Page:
I’ve wanted to be a writer since 2nd Grade, but my first job after college was in the USAF. After a tour in Iraq, I decided to leave the service and put my energy toward writing novels, and I’ve been doing that ever since. I am a world traveler, a learner of languages, and a lover of the sea. I’m also a wife, a mother to two kids, caretaker of two cats, and a gardener.

 

 

Where can people find your work? (Besides Annie’s Book Stop of Worcester–though they should totally check here first!)

 

 

OPEN FIRE can be found at all booksellers and online, but Indiebound and Book Depository are good places to go to first. After that, Amazon, Barnes & Noble, etc.

You might also find it in your library!

 

 

How can we follow your work and share your awesomeness?

 

 

I spend too much time on Twitter (@amberlough) and Instagram (amberlough), so that’s the first place you’ll find me. Twitter is where I talk about writing and my personal life, and Instagram is where I post pictures of cats, my garden, and places I travel.

 

 

For readers unfamiliar with your work, how would you describe what you write?  What can readers expect from Open Fire?

 

 

I write both fantasy and historical fiction, but my stories are all ones that I deeply care about. OPEN FIRE has a character who doesn’t know what she wants all the time – just like me, just like many – and yet she is forced to make a decision that sometimes doesn’t sit right with her. My books aren’t all sunshine and roses, because I try to tackle some hard themes while also (hopefully) making the story exciting to read.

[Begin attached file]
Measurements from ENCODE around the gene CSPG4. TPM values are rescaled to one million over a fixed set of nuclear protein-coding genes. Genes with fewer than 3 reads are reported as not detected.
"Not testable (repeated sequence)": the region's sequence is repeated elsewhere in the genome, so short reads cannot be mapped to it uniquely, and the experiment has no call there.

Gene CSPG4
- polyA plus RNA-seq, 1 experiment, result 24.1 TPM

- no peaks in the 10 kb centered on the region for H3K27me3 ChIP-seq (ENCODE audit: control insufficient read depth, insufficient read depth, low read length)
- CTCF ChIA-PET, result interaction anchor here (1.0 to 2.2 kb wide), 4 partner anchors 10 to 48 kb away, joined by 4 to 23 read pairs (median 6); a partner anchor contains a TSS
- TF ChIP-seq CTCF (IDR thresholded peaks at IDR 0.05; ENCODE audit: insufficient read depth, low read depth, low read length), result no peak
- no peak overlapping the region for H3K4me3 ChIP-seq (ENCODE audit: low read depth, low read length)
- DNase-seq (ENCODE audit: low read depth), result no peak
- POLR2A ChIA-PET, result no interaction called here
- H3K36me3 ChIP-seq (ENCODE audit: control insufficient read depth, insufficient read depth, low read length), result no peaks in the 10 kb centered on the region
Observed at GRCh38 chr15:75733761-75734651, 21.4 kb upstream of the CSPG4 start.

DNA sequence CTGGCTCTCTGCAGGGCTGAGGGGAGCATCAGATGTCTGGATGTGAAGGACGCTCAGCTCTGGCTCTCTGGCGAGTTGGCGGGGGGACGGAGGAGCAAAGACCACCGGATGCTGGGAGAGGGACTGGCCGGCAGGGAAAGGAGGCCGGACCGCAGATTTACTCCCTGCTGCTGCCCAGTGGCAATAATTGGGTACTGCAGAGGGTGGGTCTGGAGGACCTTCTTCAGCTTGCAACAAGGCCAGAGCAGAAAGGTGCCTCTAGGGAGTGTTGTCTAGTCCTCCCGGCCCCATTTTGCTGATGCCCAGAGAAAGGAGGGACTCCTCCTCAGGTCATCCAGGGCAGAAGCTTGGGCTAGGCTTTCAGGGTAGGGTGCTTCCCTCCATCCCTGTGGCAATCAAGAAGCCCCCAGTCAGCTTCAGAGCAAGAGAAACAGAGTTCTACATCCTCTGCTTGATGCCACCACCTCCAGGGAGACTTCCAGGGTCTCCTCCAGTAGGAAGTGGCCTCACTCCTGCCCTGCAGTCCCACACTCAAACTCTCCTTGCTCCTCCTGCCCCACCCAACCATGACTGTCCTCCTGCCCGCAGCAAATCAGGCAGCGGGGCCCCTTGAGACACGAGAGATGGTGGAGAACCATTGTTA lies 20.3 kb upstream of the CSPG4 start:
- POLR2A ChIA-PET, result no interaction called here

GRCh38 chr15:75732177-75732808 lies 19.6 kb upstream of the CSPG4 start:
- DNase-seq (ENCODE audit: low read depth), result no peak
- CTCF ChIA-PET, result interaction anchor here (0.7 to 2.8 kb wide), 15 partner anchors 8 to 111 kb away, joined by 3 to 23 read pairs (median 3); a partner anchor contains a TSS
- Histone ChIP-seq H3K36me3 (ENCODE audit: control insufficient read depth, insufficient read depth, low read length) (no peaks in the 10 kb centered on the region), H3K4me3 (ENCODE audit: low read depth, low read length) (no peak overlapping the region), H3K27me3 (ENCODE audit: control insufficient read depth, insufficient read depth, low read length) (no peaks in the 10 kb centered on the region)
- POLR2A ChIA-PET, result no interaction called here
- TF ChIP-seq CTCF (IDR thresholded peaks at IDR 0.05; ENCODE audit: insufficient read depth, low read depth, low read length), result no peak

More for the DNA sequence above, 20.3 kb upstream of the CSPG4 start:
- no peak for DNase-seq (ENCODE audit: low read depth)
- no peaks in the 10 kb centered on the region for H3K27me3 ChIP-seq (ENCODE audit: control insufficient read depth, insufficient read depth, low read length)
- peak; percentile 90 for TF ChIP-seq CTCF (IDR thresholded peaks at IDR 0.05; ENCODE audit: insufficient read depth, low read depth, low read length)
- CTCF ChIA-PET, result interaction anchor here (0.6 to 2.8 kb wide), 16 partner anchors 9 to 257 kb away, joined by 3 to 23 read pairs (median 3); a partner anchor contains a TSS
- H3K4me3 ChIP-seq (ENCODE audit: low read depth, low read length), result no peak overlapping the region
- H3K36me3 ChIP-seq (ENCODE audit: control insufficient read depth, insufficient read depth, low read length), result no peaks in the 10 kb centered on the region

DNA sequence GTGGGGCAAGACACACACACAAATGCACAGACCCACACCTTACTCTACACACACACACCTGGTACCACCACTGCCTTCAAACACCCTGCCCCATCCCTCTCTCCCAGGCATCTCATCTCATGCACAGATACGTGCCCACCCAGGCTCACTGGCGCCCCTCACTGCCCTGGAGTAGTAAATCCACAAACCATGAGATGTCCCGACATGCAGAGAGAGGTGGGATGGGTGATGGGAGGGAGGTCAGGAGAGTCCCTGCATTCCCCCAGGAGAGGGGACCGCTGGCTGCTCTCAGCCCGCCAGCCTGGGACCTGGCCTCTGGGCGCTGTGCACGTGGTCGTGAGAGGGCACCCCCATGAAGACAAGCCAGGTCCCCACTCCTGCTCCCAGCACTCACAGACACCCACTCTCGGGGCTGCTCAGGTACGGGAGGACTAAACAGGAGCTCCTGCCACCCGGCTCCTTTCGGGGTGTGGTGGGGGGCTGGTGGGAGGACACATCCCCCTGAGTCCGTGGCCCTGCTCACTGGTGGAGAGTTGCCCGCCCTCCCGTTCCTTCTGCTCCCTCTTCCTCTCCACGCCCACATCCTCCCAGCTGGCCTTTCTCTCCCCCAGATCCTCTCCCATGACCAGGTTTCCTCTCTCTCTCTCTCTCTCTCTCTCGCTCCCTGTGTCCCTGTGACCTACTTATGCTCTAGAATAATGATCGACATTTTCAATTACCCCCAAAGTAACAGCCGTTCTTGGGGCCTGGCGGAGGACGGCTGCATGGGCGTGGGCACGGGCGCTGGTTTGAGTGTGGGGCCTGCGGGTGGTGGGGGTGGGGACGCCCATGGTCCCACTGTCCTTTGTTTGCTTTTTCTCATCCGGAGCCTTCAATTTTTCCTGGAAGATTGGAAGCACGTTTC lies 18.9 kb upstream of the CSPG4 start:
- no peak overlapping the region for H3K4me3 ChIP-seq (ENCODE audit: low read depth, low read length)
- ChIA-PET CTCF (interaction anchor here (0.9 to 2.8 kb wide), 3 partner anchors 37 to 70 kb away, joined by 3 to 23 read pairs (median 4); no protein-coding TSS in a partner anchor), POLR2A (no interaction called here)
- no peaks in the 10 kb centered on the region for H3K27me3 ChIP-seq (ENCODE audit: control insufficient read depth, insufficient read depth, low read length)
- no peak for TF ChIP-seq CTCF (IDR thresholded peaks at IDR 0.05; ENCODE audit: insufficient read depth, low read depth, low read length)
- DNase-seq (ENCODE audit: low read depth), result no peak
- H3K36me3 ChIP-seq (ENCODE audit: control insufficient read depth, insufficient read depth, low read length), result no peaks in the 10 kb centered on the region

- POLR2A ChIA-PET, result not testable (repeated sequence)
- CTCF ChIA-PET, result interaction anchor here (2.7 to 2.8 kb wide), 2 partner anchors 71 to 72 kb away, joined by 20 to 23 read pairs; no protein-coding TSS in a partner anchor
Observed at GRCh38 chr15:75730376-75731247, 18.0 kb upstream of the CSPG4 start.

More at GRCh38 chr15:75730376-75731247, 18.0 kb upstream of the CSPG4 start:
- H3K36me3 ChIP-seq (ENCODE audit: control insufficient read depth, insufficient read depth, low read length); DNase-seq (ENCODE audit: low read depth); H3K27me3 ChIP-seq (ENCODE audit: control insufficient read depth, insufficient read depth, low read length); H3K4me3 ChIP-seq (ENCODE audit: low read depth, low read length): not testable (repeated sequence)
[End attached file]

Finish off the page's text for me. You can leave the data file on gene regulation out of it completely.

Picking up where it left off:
What kind of research went into writing this book?  What is your favorite research story? What cool facts and findings didn’t make it into the book, but you loved discovering?

 

 

SO MUCH research went into the writing of OPEN FIRE. For starters, I bought about 50 nonfiction books (ok, maybe 8) about Russia in WWI, the Women’s Battalion of Death, the Russian Revolution, etc. Then I asked a friend I met on Twitter to meet up with me in Russia so we could both research for our books. Elizabeth Wein and I spent several days in St. Petersburg (with a foot of snow on the ground!) for me and a few days in Moscow for her to research her nonfiction book about Russian women aviators in WWII, A THOUSAND SISTERS. It was the best trip of my life, to be honest. We talked about it here (https://lernerbooks.blog/2020/02/elizabeth-wein-and-amber-lough-on-women-soldiers-in-world-wars-i-and-ii.html).